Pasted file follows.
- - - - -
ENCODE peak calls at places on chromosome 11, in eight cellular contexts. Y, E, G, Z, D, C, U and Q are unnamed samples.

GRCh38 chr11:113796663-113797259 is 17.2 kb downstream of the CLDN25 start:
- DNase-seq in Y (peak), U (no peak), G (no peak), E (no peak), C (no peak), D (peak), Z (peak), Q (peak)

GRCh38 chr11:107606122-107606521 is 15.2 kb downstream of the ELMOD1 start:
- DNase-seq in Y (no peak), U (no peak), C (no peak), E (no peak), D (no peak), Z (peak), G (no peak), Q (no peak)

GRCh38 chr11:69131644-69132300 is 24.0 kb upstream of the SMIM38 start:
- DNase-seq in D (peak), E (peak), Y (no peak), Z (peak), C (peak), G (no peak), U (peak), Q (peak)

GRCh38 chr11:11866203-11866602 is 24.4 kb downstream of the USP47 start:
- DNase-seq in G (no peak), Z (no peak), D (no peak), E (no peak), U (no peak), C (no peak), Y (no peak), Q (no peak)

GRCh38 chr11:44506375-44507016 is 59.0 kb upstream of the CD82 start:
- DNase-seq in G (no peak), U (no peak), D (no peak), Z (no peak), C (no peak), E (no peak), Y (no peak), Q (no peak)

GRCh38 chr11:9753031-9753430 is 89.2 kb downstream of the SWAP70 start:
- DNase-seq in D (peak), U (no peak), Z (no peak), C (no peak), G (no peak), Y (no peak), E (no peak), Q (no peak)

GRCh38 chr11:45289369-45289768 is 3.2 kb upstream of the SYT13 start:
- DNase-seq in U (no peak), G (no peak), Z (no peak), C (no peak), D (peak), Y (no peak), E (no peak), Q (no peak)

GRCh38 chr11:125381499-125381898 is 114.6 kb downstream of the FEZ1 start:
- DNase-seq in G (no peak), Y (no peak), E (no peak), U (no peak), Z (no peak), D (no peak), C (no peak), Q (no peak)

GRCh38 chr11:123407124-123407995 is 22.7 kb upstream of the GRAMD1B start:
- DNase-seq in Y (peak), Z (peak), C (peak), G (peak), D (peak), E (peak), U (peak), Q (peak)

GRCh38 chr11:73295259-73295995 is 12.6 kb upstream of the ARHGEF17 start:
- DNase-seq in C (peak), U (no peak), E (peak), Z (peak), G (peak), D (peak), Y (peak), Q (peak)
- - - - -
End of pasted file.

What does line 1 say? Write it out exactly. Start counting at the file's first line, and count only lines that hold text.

ENCODE peak calls at places on chromosome 11, in eight cellular contexts. Y, E, G, Z, D, C, U and Q are unnamed samples.